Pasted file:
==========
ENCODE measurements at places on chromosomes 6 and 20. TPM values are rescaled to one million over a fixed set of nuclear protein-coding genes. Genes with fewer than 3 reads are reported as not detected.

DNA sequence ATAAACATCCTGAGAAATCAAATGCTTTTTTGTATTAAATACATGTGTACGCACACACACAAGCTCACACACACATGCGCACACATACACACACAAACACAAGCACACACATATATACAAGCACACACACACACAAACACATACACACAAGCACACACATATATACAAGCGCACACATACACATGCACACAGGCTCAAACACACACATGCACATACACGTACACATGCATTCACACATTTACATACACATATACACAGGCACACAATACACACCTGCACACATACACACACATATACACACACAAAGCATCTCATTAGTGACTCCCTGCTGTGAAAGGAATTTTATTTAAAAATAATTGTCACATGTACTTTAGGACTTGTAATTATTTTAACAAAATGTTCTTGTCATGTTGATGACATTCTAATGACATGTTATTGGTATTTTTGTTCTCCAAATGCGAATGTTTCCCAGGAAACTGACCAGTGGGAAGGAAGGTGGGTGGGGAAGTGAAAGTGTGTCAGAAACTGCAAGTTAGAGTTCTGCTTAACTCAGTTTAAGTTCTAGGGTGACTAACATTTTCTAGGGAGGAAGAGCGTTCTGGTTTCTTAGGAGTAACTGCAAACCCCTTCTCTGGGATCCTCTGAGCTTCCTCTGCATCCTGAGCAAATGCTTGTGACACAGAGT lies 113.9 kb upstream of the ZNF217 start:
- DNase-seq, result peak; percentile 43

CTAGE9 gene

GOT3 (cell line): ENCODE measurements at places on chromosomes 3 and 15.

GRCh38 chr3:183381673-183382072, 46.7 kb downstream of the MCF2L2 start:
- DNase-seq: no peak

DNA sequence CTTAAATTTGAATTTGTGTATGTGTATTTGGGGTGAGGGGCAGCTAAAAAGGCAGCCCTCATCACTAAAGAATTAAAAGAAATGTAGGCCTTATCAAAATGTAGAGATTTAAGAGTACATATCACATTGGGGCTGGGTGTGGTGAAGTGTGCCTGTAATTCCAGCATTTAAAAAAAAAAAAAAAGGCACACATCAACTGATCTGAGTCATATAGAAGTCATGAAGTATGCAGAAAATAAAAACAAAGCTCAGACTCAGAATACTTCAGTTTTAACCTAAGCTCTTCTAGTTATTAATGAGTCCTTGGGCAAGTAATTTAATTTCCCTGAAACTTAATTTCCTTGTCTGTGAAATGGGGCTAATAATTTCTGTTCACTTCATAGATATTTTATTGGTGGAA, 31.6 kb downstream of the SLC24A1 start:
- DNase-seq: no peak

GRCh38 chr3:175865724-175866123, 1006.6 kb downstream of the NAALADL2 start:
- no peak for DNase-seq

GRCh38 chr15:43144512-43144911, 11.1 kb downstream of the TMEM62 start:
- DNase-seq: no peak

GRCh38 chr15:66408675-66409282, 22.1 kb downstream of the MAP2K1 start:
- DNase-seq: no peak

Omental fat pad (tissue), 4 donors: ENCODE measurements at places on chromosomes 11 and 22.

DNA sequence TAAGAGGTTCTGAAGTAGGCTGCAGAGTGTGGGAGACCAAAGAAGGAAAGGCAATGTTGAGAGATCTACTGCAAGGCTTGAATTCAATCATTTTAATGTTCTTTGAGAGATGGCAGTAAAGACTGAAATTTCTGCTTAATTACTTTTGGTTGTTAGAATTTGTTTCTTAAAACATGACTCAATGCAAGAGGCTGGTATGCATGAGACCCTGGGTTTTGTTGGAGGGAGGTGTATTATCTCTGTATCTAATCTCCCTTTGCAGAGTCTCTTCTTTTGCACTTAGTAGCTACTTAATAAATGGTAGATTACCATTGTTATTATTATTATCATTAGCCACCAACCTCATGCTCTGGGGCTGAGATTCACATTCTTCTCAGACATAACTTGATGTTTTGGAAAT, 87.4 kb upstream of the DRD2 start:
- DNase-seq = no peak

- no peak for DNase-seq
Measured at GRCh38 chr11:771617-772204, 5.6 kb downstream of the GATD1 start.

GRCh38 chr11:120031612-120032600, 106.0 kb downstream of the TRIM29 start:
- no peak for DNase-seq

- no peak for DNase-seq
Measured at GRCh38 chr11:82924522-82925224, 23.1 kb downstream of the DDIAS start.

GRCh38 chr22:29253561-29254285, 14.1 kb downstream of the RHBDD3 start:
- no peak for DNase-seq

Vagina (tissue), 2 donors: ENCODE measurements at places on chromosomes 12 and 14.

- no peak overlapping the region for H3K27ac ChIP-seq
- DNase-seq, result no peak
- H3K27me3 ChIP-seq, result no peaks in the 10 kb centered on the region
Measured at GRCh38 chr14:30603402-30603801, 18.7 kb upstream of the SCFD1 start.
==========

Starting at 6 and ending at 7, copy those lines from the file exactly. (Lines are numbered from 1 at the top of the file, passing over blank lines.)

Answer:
GRCh38 chr3:183381673-183382072, 46.7 kb downstream of the MCF2L2 start:
- DNase-seq: no peak